I’ve never experienced anything like it—each view more beautiful than the last, small picturesque and cozy villages, some offering camping and shopping opportunities. After the first day, the gravel road became somewhat more normal, and I could significantly increase my speed, though the steep hills still remained.

I also meet or been overtaking by two other cyclist who has same goal I my self… Not common

More nerds then me cycling south to north.

Lago Buenos Aires at Puerto Rio Tranquilo

I Puerto Rio Tranquilo stop for coffe and sandwich and a short trip to the beach or shore to view some strange formation nature and the water has created

Puerto Rio Tranquilo and Catedral de Mármol

Compared to the landscape between Ushuaia and Puerto Natales in Patagonia, this part is green, lush, and incredibly beautiful. Traffic is quite sparse, and they drive calmly, making the bike journey feel safe. In Villa Cerro Castillo, located by Río Ibáñez, there’s a backpackers’ camping site that I’m using, and across the street, there’s a cafe serving excellent coffee.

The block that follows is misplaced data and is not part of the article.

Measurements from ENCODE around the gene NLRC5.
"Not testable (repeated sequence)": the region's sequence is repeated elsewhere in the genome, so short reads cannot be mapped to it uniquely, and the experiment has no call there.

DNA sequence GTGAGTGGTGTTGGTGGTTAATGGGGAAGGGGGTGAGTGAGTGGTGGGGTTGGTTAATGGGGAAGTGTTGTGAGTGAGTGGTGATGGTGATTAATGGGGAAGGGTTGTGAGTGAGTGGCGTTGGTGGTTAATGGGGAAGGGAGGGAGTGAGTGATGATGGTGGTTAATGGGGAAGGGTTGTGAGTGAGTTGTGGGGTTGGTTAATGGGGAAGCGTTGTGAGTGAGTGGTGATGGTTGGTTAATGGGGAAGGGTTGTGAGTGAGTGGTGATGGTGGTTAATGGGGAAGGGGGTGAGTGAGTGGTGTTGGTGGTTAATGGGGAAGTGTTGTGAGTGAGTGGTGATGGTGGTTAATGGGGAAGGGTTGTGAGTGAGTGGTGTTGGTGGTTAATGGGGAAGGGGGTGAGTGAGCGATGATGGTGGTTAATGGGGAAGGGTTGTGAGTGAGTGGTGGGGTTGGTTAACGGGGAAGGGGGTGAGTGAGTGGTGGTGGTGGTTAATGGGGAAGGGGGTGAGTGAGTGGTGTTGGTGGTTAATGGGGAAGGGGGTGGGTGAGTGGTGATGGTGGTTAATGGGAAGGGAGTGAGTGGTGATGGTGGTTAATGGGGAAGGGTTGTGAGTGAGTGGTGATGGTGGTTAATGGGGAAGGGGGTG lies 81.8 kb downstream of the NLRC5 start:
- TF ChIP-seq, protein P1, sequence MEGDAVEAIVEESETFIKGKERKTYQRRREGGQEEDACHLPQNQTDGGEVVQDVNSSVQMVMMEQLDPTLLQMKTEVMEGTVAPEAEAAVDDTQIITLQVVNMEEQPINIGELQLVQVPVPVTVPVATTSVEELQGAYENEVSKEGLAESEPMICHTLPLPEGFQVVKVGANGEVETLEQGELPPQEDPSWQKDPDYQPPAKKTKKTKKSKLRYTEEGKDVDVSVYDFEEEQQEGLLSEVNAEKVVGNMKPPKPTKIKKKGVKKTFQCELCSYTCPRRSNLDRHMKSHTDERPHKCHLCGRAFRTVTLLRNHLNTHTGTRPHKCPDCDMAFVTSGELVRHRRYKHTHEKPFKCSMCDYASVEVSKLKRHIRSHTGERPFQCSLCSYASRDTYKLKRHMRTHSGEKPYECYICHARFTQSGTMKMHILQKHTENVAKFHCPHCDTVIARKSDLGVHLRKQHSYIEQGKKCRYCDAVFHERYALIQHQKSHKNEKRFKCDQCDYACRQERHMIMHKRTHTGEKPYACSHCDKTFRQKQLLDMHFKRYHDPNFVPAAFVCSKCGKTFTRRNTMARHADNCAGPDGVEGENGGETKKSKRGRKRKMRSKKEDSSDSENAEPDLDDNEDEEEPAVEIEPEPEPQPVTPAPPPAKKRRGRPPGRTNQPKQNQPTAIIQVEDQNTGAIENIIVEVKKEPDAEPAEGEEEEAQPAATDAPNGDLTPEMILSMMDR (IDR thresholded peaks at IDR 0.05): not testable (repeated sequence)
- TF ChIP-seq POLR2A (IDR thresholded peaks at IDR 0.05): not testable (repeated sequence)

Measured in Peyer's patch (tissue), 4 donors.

Camp Villa Cerro Castillio and mountain Cerro Castillio in background

Thanks to Carretera Austral, tourism in the area has increased, and Cerro Castillo National Park has become a popular destination. The weather is sunny and pleasantly warm, and the weather forecast promises the same for the day after Christmas.

After over 210 km, the gravel road ends, and I get to ride on paved roads the rest of the way to Coyhaique, allowing for even more speed. Five or six miles before Coyhaique, cattle fields spread out like prairies—endlessly large, green, and flat.